Tag Archives: money


After a good four nights of feeling like I was drowning in my own mucus when I tried to lay down at night, I slept fairly well last night. Still not 100 percent, but considerably better.

I’ll start posting regularly again tomorrow, but I have a mini-rant tonight.

Why is it that our society is set up to make the poor poorer?

Late fees for being five minutes late for anything, when you were probably late because of a lack of funds.

I’m irritated.

It makes no sense to me that a bank would put in deposits and cash checks at the end of the day, but cash the checks first.

So, for instance, say you put your $500 pay check in through the ATM to cover your rent and your car payment that you expect to cash the next day. Only when the bank is crediting and deducting things to and from your account, they cash the check, and then five minutes later deposit the money that was meant to cover said check.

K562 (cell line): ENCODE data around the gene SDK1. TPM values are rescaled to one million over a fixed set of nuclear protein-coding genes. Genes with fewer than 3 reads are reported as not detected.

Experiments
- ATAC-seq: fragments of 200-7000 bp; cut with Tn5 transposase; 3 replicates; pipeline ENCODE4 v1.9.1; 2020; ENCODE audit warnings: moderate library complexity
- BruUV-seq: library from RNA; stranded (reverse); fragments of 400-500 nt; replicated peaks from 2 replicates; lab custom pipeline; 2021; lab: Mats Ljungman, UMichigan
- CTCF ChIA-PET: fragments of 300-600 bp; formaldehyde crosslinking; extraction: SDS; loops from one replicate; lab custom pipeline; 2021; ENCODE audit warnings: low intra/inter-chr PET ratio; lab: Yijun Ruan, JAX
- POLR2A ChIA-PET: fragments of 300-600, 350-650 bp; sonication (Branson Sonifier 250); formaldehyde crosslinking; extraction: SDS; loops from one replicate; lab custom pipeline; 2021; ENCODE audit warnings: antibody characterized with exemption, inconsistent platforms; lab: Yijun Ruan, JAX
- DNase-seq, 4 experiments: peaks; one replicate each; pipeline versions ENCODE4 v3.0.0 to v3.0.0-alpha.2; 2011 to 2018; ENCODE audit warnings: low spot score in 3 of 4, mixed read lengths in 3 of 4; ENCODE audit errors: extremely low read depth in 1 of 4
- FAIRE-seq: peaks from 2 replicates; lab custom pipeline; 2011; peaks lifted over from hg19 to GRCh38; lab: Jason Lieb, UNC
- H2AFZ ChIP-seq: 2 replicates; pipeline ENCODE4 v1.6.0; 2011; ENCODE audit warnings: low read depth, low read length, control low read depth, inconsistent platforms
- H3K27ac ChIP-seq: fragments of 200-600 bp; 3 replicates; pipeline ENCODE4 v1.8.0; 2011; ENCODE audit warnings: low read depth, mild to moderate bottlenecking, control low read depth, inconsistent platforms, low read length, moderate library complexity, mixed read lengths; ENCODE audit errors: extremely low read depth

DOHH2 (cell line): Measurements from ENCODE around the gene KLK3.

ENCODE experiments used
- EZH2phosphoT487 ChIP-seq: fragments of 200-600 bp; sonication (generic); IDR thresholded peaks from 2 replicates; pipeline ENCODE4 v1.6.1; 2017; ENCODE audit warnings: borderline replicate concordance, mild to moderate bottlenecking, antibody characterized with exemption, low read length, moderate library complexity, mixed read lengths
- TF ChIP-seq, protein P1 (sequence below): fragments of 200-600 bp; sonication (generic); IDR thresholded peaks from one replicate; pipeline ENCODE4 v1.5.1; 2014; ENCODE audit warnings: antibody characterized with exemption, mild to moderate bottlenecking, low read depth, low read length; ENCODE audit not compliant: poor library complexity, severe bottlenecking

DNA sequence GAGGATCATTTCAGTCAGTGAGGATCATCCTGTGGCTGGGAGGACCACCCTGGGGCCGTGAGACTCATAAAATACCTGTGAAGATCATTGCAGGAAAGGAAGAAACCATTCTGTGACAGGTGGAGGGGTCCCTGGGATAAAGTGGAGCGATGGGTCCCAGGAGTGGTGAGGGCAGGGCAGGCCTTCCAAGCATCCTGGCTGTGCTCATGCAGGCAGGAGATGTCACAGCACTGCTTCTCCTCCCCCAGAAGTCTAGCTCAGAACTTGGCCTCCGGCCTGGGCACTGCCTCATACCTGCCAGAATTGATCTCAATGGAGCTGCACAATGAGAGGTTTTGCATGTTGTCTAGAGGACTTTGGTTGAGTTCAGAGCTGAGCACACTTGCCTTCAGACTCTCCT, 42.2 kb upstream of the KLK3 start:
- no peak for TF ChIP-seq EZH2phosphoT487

$70 in overdraft fees.

And the $50 that you thought you’d have left? You’d already written a check against that. So it will be covered by the bank, but will result in another overdraft fee before you get paid again on Wednesday.

$35 more in overdraft fees, plus being overdrawn by the amount of the check.

And when you call the bank? They tell you that you should start keeping a register, and that they aren’t responsible for you writing a check that you didn’t already have the money in the account to cover.

So I get it. They’re right.

But do they not watch CNN? This is a fucking recession. Our income is a full 1/3 less than what it was a year ago. Maybe closer to 1/2, if I wasn’t so afraid to look closely at it.